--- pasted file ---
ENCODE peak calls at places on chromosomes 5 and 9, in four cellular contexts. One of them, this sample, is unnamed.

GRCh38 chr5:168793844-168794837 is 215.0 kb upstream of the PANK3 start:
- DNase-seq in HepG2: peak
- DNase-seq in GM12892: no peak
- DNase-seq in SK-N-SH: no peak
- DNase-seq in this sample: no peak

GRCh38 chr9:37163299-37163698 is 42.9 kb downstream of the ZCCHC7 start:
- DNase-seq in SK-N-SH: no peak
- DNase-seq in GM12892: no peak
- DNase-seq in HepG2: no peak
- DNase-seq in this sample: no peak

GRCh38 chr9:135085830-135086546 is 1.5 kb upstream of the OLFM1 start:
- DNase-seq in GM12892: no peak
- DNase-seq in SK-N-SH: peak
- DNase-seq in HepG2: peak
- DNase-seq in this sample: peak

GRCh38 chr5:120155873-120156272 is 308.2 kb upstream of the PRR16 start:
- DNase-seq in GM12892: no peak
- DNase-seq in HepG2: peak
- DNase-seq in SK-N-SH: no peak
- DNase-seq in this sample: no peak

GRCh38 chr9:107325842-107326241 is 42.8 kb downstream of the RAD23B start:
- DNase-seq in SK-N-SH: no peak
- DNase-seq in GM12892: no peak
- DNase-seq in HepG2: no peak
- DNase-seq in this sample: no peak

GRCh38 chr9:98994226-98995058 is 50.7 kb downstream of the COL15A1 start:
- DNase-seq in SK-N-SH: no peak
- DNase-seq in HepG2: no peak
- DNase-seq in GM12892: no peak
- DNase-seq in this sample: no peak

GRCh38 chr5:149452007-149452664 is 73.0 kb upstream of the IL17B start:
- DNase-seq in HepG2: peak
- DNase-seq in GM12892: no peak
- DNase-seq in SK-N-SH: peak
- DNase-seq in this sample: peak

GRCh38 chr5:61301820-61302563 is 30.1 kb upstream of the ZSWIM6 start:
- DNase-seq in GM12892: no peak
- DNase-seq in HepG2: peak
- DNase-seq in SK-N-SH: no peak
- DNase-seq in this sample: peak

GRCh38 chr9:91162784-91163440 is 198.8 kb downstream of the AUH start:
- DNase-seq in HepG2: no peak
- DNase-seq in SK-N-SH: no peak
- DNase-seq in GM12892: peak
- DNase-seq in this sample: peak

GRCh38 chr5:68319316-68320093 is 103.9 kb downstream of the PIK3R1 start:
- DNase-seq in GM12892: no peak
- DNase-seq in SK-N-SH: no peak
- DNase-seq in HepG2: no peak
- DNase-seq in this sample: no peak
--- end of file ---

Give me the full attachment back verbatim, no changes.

ENCODE peak calls at places on chromosomes 5 and 9, in four cellular contexts. One of them, this sample, is unnamed.

GRCh38 chr5:168793844-168794837 is 215.0 kb upstream of the PANK3 start:
- DNase-seq in HepG2: peak
- DNase-seq in GM12892: no peak
- DNase-seq in SK-N-SH: no peak
- DNase-seq in this sample: no peak

GRCh38 chr9:37163299-37163698 is 42.9 kb downstream of the ZCCHC7 start:
- DNase-seq in SK-N-SH: no peak
- DNase-seq in GM12892: no peak
- DNase-seq in HepG2: no peak
- DNase-seq in this sample: no peak

GRCh38 chr9:135085830-135086546 is 1.5 kb upstream of the OLFM1 start:
- DNase-seq in GM12892: no peak
- DNase-seq in SK-N-SH: peak
- DNase-seq in HepG2: peak
- DNase-seq in this sample: peak

GRCh38 chr5:120155873-120156272 is 308.2 kb upstream of the PRR16 start:
- DNase-seq in GM12892: no peak
- DNase-seq in HepG2: peak
- DNase-seq in SK-N-SH: no peak
- DNase-seq in this sample: no peak

GRCh38 chr9:107325842-107326241 is 42.8 kb downstream of the RAD23B start:
- DNase-seq in SK-N-SH: no peak
- DNase-seq in GM12892: no peak
- DNase-seq in HepG2: no peak
- DNase-seq in this sample: no peak

GRCh38 chr9:98994226-98995058 is 50.7 kb downstream of the COL15A1 start:
- DNase-seq in SK-N-SH: no peak
- DNase-seq in HepG2: no peak
- DNase-seq in GM12892: no peak
- DNase-seq in this sample: no peak

GRCh38 chr5:149452007-149452664 is 73.0 kb upstream of the IL17B start:
- DNase-seq in HepG2: peak
- DNase-seq in GM12892: no peak
- DNase-seq in SK-N-SH: peak
- DNase-seq in this sample: peak

GRCh38 chr5:61301820-61302563 is 30.1 kb upstream of the ZSWIM6 start:
- DNase-seq in GM12892: no peak
- DNase-seq in HepG2: peak
- DNase-seq in SK-N-SH: no peak
- DNase-seq in this sample: peak

GRCh38 chr9:91162784-91163440 is 198.8 kb downstream of the AUH start:
- DNase-seq in HepG2: no peak
- DNase-seq in SK-N-SH: no peak
- DNase-seq in GM12892: peak
- DNase-seq in this sample: peak

GRCh38 chr5:68319316-68320093 is 103.9 kb downstream of the PIK3R1 start:
- DNase-seq in GM12892: no peak
- DNase-seq in SK-N-SH: no peak
- DNase-seq in HepG2: no peak
- DNase-seq in this sample: no peak